- Decompression stops are used by technical divers.
- Technical diving demands specialized training that far exceeds normal recreational diving in complexity and challenge.
- Recreational divers are not certified to conduct decompression stops.
Why shouldn’t recreational divers go into decompression?
- Decompression stops are mandatory and the diver cannot ascent immediately to the surface should an emergency arise.
- Recreational divers are neither trained nor equipped to handle emergencies without immediately surfacing.
- If there is an equipment failure, such as a regulator freeflow, or a diver runs out of gas, not completing the decompression stop/s creates a high risk of DCS injury.
- Safely planning decompression stops is more complex than simplistically exceeding the no-stop/no-deco limit on a dive computer (emergency decompression).
What training is needed to do decompression stops?
- Technical divers receive very advanced training in decompression procedures and techniques.
- Because decompression stops are considered mandatory, the diver must be able to handle any problem that arises without surfacing.
- Immediate ascent to the surface is not possible, so the diver must have an accomplished skill level, along with sophisticated dive gear, to keep themselves safe.
- Technical divers are trained to plan dives in meticulous detail to mitigate and manage foreseeable risks. This includes contingency planning, gas management, protocols for gear failures, and drilling emergency skills to an ingrained level.
What is an accelerated decompression stop?
- An accelerated decompression stop is a practice where divers utilize O2-rich breathing gasses (deco gasses) to increase the rate of inert gas removal from their bodies.
- Accelerated decompression reduces the amount of time that the technical diver has to spend performing decompression stops on their ascent.
- Typical decompression gasses include; 50%, 80%, and 100% oxygen.
- Recreational nitrox divers are not certified to use mixtures above 40% oxygen.
What equipment is needed to do decompression stops?
Decompression stops prevent the diver from immediately surfacing. Therefore, redundant dive gear is needed so that any equipment failures can be managed.
- Redundant gas systems (backmount doubles or sidemount)
- Decompression cylinder/s with an appropriate deco gas
- Redundant computers and/or bottom timers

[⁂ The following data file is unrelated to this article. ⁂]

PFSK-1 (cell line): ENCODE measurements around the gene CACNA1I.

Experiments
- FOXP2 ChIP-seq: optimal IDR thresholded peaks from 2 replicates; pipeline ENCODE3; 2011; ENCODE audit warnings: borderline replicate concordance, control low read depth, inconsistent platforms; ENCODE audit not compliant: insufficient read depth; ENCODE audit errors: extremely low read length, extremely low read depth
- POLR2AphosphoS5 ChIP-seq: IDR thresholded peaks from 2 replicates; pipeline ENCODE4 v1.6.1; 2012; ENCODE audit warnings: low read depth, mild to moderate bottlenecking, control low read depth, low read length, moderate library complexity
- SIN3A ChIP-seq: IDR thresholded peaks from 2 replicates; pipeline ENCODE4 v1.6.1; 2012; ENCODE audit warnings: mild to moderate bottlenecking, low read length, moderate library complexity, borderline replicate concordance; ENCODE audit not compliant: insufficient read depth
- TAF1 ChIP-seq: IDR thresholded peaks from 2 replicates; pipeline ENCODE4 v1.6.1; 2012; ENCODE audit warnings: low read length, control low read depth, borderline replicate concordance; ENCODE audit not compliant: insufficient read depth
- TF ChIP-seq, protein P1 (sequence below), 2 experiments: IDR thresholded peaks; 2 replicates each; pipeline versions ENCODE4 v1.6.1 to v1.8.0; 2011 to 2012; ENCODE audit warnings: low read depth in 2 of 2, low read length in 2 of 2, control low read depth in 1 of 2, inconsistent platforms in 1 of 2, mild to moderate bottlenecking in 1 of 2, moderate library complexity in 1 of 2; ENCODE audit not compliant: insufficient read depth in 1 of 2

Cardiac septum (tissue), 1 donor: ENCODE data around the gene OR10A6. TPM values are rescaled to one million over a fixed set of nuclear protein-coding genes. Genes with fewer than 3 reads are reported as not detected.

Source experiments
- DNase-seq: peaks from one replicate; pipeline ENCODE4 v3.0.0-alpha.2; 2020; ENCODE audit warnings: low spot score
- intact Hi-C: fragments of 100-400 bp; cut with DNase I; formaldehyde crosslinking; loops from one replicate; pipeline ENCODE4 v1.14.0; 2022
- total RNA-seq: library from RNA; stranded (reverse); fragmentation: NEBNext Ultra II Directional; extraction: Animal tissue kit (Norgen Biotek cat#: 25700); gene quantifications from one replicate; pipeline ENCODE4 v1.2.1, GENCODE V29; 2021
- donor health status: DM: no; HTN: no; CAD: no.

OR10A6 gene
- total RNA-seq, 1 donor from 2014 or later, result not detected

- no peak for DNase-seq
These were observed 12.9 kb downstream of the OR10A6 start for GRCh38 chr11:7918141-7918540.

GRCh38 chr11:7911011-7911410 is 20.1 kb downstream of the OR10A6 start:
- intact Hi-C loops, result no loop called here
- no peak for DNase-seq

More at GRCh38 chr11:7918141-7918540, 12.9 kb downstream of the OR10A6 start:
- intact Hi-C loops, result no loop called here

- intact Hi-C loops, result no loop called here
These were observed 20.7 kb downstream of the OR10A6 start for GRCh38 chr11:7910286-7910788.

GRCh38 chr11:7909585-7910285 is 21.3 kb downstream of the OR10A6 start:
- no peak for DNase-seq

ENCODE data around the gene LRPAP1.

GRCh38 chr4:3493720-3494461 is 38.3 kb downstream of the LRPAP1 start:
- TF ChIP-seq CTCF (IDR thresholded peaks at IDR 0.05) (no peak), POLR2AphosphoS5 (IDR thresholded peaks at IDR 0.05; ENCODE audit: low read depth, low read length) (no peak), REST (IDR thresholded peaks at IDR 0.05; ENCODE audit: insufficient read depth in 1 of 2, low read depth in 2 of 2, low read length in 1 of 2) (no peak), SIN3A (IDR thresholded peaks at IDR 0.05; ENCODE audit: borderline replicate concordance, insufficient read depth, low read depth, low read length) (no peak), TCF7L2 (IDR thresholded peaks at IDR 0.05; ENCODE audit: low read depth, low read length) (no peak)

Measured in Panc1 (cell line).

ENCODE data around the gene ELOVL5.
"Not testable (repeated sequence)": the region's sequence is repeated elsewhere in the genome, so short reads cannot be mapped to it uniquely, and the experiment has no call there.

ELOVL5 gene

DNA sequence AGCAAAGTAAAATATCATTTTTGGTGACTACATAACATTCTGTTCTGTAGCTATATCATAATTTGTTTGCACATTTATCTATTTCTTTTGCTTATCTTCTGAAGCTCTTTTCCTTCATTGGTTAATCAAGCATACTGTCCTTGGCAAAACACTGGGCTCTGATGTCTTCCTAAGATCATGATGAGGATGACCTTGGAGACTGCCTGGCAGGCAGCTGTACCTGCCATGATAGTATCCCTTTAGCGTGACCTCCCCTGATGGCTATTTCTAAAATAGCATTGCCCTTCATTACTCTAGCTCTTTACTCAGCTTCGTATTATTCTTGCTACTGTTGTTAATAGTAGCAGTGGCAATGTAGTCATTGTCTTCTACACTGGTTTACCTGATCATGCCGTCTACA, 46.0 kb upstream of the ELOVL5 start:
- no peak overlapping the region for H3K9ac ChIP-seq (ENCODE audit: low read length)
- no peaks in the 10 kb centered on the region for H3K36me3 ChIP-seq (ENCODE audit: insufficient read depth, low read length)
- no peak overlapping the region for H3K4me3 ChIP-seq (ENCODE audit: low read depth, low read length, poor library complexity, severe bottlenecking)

- A decompression plan on a slate or in wetnotes (waterproof notebook)
In summary, decompression stops are critical safety measures in diving, requiring proper training, equipment, and adherence to calculated depths and durations for safe off-gassing of inert gases accumulated during the dive.
Don’t All Dives Involve Decompression?
You may hear that all scuba dives involve decompression, and this is true.
- Even on recreational no-stop/no-deco dives, the diver is performing decompression by adhering to a defined ascent rate as they move towards the surface.
- Dive computers and tables calculate nitrogen release based upon adhering to a stated ascent rate; usually 9-10m/min (29-32ft/min)
- No-stop limits take that nitrogen release during ascent into account.
- Importantly, decompression during a continuous ascent allows direct access to the surface.
- “Decompression diving” is when there is too much nitrogen in the body to be released during a continuous ascent. Pre-planned stops are necessary.
Understanding Safety Stops Versus Deco Stops
In conclusion, grasping the differences between safety stops and decompression stops is pivotal for a safe and enjoyable scuba diving experience.
- While both serve the purpose of managing inert gas levels in the body, they differ in terms of necessity.
- Safety stops are precautionary measures taken during ascent to off-gas nitrogen, within no-stop limits, increasing DCS protection before surfacing.
- On the other hand, decompression stops are mandatory halts at calculated depths that allow the body to release absorbed gases, to avoid a likely risk of decompression sickness.
By comprehending these important nuances, divers can make informed decisions, adhere to recommended procedures, and enhance their overall safety underwater.
Remember, knowing when and why to implement each type of stop can make all the difference in keeping yourself a bend-free diver.
Currently residing in Subic Bay, Philippines; he has amassed more than 10,000 open-circuit and CCR dives over three decades of challenging diving across the globe.
Andy has published numerous diving magazine articles and designed advanced certification courses for several dive training agencies, He regularly tests and reviews new dive gear for scuba equipment manufacturers. Andy is currently writing a series of advanced diving books and creating a range of tech diving clothing and accessories.
Prior to becoming a professional technical diving educator in 2006, Andy was a commissioned officer in the Royal Air Force and has served in Iraq, Afghanistan, Belize, and Cyprus.
In 2023, Andy was named in the “Who’s Who of Sidemount” list by GUE InDepth Magazine.